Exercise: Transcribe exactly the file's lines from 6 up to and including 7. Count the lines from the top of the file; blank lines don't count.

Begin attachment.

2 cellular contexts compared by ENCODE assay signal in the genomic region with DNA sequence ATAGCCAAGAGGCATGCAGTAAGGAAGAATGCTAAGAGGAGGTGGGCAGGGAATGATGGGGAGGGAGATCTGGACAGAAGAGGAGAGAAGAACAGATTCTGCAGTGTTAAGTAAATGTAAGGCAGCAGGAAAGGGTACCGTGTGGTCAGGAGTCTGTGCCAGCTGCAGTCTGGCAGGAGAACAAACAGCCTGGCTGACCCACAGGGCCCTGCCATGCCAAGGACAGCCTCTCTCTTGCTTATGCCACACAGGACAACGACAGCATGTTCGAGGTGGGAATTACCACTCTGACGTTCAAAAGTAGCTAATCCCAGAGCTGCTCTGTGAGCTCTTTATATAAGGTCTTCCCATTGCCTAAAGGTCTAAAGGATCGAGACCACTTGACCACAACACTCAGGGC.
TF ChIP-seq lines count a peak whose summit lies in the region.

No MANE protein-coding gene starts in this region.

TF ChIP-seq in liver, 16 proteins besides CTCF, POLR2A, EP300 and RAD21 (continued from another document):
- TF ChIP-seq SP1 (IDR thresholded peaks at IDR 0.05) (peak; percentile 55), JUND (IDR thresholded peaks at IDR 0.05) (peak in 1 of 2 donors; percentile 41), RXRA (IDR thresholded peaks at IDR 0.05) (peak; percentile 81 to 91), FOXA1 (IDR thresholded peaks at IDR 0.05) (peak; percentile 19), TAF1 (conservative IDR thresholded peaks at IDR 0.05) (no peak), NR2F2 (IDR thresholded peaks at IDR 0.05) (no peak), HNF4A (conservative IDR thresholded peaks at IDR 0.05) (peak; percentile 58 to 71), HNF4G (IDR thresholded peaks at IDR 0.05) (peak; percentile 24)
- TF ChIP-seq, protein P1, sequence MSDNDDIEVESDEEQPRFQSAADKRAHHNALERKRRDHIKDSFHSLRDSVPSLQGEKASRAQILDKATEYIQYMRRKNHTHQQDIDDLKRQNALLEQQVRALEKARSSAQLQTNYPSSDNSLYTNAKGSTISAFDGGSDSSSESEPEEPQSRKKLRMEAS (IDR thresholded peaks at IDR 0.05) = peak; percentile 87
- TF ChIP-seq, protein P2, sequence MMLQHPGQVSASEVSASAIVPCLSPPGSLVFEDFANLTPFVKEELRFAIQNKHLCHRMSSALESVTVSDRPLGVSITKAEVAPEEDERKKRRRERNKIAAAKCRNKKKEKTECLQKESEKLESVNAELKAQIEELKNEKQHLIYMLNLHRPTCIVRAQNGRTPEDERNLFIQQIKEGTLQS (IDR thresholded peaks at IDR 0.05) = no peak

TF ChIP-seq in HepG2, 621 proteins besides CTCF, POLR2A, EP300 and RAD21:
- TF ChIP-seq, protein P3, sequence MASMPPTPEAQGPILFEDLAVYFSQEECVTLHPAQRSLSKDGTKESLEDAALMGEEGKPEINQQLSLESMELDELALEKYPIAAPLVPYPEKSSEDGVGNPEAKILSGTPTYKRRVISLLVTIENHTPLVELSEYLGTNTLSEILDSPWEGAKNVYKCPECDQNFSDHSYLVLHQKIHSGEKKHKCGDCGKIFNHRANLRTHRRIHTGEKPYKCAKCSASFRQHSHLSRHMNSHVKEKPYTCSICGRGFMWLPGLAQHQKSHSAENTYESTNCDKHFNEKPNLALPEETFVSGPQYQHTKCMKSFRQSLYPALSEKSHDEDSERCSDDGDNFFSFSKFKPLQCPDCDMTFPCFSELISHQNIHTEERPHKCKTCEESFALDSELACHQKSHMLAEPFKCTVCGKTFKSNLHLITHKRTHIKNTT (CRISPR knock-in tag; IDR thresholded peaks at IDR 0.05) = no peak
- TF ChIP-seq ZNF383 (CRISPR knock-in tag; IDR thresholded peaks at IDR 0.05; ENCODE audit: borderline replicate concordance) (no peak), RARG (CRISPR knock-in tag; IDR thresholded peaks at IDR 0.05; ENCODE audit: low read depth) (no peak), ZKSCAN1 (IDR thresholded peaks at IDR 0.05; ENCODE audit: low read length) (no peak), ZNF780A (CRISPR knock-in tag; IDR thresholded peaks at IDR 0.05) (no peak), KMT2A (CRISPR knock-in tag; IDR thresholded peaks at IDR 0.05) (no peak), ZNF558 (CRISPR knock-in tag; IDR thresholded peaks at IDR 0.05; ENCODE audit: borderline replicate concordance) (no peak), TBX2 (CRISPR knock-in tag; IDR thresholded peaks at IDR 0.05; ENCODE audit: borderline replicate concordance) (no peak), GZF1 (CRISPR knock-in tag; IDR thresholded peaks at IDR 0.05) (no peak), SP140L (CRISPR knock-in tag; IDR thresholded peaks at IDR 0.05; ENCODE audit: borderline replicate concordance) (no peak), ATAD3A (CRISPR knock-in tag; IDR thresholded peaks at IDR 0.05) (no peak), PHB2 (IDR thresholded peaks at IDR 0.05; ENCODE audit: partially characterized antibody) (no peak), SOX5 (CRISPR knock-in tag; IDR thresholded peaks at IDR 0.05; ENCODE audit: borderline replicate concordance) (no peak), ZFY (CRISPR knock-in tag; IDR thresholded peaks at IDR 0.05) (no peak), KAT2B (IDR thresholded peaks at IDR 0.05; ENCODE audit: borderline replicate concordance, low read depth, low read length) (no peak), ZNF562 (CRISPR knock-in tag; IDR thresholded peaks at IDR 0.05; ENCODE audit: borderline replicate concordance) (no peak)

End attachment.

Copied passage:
- TF ChIP-seq, protein P1, sequence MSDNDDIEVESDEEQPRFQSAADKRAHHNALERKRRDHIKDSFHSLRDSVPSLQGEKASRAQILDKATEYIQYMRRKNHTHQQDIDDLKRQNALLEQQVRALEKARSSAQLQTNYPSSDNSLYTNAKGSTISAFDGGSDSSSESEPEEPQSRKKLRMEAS (IDR thresholded peaks at IDR 0.05) = peak; percentile 87
- TF ChIP-seq, protein P2, sequence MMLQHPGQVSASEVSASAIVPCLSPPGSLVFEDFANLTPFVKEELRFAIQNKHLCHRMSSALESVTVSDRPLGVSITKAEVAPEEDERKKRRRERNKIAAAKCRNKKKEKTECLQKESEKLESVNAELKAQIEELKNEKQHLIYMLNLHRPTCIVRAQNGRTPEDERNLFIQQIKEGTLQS (IDR thresholded peaks at IDR 0.05) = no peak